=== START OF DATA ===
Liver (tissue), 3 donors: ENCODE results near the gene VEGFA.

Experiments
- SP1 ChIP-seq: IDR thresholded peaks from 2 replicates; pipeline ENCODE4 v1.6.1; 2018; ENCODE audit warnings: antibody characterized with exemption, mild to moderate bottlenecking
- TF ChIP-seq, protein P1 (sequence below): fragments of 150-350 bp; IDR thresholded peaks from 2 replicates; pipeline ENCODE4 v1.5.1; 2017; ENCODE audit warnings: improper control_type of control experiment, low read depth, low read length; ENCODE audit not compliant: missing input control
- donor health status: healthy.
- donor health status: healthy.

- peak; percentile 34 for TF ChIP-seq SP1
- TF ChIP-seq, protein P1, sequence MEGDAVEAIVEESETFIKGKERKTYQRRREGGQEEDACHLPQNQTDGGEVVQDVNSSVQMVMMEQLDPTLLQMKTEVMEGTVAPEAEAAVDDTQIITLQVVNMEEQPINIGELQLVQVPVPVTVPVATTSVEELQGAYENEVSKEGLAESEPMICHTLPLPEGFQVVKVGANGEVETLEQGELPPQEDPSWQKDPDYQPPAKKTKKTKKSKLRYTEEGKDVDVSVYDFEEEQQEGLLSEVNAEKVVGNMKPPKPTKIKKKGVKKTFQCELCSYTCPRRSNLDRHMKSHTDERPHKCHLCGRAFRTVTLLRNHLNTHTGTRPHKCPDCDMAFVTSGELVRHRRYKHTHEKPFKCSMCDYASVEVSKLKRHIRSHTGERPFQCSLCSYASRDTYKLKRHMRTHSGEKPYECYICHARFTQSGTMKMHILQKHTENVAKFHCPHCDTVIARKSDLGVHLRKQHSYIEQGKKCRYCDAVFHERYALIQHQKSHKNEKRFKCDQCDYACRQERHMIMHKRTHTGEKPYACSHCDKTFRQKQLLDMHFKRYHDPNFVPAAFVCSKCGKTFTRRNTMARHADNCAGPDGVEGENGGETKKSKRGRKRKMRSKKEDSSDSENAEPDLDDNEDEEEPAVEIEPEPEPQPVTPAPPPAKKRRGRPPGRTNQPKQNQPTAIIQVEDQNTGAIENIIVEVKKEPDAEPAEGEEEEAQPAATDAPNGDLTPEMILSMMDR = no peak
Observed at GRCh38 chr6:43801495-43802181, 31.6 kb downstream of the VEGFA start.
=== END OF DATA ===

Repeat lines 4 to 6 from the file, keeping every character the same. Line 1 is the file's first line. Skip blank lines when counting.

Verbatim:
- TF ChIP-seq, protein P1 (sequence below): fragments of 150-350 bp; IDR thresholded peaks from 2 replicates; pipeline ENCODE4 v1.5.1; 2017; ENCODE audit warnings: improper control_type of control experiment, low read depth, low read length; ENCODE audit not compliant: missing input control
- donor health status: healthy.
- donor health status: healthy.